5. 0
      Chasukposted 4 years ago in reply to this

      I'm not as cold as ice. If anything, I am overemotional. I am also logical, but the two aren't mutually exclusive.

      I care what another person believes, when their belief leads them to actions which adversely affect my well-being, or the well-being of others. I accept many things on faith, but I don't necessarily accept the same things on faith that you might. I accept on faith that the sun will rise tomorrow. I accept on faith that my feet will meet solid earth when I walk to the bus stop. I don't accept on faith any claims of the supernatural. I don't accept them on faith because I have never observed a single supernatural claim to be true, whereas the sun has always risen and the earth has always met my feet.

  13. ahorseback profile image49
    ahorsebackposted 4 years ago

    My whole point is , I'm pretty sick off everyone making "factual " statements about one side or the other ,  bragging about the scientific  accomplishments ......."ramming christianity down our collective throats"......... poor litlle atheists , everyone picks on them !  The last I knew christians or any religion  for that matter isn't knocking down doors  and stealing children ! Get over it , the are christians living next to you ! ........Yes , you're smarter because you have no faith and don't believe in boogy men ! Congrats to you . Atheists created the world . Now punch out and go home , your job is done .........ever heard of TOLERANCE ?

    1. 0
      Sophia Angeliqueposted 4 years ago in reply to this

      It's Christians who are called to witness for their faith. It's Christians who are told by their pastors every week that they have to go out and tell the world about their faith.

      There is no such call by atheists. Also, this thread was specifically addressed to atheists - not to Christians.

      1. ahorseback profile image49
        ahorsebackposted 4 years ago in reply to this

        And of course they stuff it down your throat right  Sophia ?

        1. 0
          Sophia Angeliqueposted 4 years ago in reply to this

          ahorseback.

          Think about it. Why do you think I'm so antagonistic about it? I really couldn't give a ... what people believe. However, I'm sick and tired of so many people wasting a great deal of my time and energy trying to tell me about Christ. It eventually becomes incredibly difficult to be polite to these people. They all seem to think that they're the first one to tell me something that I couldn't possibly have heard before. And if they realize that I must have been told before, then, obviously I couldn't have understood it, So they feel obligated to tell me to 'just listen' and they'll all explain it to me nicely again.

          So, yes, that is exactly why I am so antagonistic about it.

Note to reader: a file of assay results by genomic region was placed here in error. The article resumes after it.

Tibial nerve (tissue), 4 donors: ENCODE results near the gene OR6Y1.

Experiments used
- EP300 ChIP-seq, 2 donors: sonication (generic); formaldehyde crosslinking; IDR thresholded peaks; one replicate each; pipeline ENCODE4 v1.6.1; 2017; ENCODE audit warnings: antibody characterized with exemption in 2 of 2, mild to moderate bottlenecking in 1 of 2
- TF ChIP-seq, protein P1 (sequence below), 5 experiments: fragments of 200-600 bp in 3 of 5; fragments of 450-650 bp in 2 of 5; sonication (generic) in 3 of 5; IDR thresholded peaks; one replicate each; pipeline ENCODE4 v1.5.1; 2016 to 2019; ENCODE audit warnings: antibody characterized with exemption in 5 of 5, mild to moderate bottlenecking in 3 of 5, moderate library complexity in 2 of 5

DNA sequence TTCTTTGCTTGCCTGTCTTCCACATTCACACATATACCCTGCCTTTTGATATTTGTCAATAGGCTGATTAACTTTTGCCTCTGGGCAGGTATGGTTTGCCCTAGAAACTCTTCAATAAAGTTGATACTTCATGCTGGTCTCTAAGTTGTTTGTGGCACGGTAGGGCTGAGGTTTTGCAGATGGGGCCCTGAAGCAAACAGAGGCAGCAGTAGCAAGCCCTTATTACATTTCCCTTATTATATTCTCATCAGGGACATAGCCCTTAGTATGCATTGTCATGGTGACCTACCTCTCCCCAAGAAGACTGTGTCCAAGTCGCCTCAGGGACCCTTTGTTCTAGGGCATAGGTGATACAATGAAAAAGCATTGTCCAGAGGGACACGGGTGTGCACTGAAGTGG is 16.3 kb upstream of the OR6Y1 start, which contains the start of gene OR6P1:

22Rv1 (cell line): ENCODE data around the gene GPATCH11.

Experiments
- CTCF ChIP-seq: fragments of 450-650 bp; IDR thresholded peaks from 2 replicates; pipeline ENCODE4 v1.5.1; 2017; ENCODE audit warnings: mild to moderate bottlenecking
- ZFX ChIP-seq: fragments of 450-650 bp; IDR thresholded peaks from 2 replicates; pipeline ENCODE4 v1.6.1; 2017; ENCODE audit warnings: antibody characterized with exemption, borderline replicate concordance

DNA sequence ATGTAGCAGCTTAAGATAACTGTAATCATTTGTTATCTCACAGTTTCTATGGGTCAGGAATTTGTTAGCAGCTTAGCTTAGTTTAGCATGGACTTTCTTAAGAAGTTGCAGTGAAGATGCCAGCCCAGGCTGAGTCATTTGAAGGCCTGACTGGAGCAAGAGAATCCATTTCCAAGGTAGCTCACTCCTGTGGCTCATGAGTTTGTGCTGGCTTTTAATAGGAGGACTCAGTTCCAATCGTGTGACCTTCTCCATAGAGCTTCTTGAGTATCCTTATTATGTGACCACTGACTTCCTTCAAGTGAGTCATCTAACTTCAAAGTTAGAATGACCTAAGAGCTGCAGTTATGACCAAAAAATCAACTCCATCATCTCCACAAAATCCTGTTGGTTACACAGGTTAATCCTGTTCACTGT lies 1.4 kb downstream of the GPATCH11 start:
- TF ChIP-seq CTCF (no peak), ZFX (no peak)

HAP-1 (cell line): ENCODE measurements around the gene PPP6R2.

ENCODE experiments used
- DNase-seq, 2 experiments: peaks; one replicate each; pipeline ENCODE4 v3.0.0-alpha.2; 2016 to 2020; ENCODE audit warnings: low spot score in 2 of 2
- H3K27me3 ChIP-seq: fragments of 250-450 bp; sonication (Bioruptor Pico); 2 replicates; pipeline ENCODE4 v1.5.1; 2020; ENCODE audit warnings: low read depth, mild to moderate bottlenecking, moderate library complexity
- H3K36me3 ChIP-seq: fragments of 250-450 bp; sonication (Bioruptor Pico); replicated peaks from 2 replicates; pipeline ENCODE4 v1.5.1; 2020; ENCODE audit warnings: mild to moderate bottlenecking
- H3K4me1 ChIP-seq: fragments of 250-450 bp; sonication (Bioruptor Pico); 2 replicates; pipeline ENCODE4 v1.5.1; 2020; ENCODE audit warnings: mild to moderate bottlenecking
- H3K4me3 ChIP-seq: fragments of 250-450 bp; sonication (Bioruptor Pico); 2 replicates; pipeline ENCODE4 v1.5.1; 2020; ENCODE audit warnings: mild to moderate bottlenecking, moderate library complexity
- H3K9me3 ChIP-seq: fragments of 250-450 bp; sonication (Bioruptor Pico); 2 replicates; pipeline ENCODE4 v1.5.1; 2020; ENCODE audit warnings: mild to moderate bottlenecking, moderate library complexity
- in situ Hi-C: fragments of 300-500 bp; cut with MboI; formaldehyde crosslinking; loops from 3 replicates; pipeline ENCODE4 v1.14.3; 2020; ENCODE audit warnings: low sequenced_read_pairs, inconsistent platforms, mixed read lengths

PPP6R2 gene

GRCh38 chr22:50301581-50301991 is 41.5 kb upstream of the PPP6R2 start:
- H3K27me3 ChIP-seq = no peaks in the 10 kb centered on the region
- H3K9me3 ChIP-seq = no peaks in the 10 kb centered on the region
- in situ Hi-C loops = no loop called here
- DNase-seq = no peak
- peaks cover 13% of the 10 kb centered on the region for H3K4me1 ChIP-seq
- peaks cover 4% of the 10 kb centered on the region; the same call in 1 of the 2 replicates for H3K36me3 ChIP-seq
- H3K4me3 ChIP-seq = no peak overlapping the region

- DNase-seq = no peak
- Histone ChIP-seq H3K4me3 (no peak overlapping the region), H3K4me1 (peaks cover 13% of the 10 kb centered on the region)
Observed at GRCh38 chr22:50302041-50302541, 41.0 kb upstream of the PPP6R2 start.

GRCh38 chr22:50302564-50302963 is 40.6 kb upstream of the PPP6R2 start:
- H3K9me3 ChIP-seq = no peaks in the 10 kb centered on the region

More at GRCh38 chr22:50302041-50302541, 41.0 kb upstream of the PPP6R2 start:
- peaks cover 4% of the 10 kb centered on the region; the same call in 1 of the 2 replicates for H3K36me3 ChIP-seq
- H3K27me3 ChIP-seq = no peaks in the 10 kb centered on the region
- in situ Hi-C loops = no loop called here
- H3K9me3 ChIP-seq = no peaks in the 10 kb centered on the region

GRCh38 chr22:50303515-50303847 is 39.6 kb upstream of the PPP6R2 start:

Hell, the world is approaching over population. We have climate change. We have drought, approaching starvation, water resources drying up, most of the people in the world starving, and I've got to spend my day listening to people talking about mystical beings.

          yes, I've had a gut full.

    2. Hollie Thomas profile image61
      Hollie Thomasposted 4 years ago in reply to this

      Ahorseback, I pretty much keep out of the religious forums unless I feel inflamed by a particular remark. It was only the other day that I addressed an OP who said why don't we all accept (or some such) that there is no Christ? I said the question was daft and he had no right to ask people of religion to accept his belief. I don't think I'm a poor atheist and I'd never ask you to believe as I. We are individuals, but that doesn't make you or I cold, does it? I can't remember ever ramming my opinions down the throats of others. Some atheists do, as do some of the religious, but not all of us.

  14. ahorseback profile image49
    ahorsebackposted 4 years ago

    These forums that question someone elses belief  or faith are just baiting by immature minds bent on getting down on the next guy , one of  the newest hobbys of the E-mind . !

    1. Dustin Staples profile image60
      Dustin Staplesposted 4 years ago in reply to this

      Evangelism is commanded by God, for you to go out and convince people to question their beliefs, so that they accept yours; immaturity in the mind of the doer will vary, as is with the atheist and their calls to leave delusions.

    2. Dustin Staples profile image60
      Dustin Staplesposted 4 years ago in reply to this

      You said "Your all expounding rhetoric against Christianity is but generalizations,  I dare you guys to talk about muslims the way you chastize todays Christians "
      Your generalizing what some atheist do, that's all you keep doing, taking what some do and placing it on everyone (generalizing it across the board of atheist).
      But you have accepted this by ignoring it, and again talking about how some atheist chastise.
      and I dare you to respond to my comment above this smile.

    3. artblack01 profile image61
      artblack01posted 4 years ago in reply to this

      Some people are just hypocrites though, don't you think?

  15. ahorseback profile image49
    ahorsebackposted 4 years ago

    And another thing , atheists blindly profess themselves as eletist intellectuals !  Somewhere above all others especially the redneck hubcap stealing church attendee  .  Always showing thier biased  self centered prejudging side  for everyone to see ! Its so  blatently obvious ! Get over your intellectual  pride and prejudiced  shell and listen .....you might even learn to be tolerant!

    1. Dustin Staples profile image60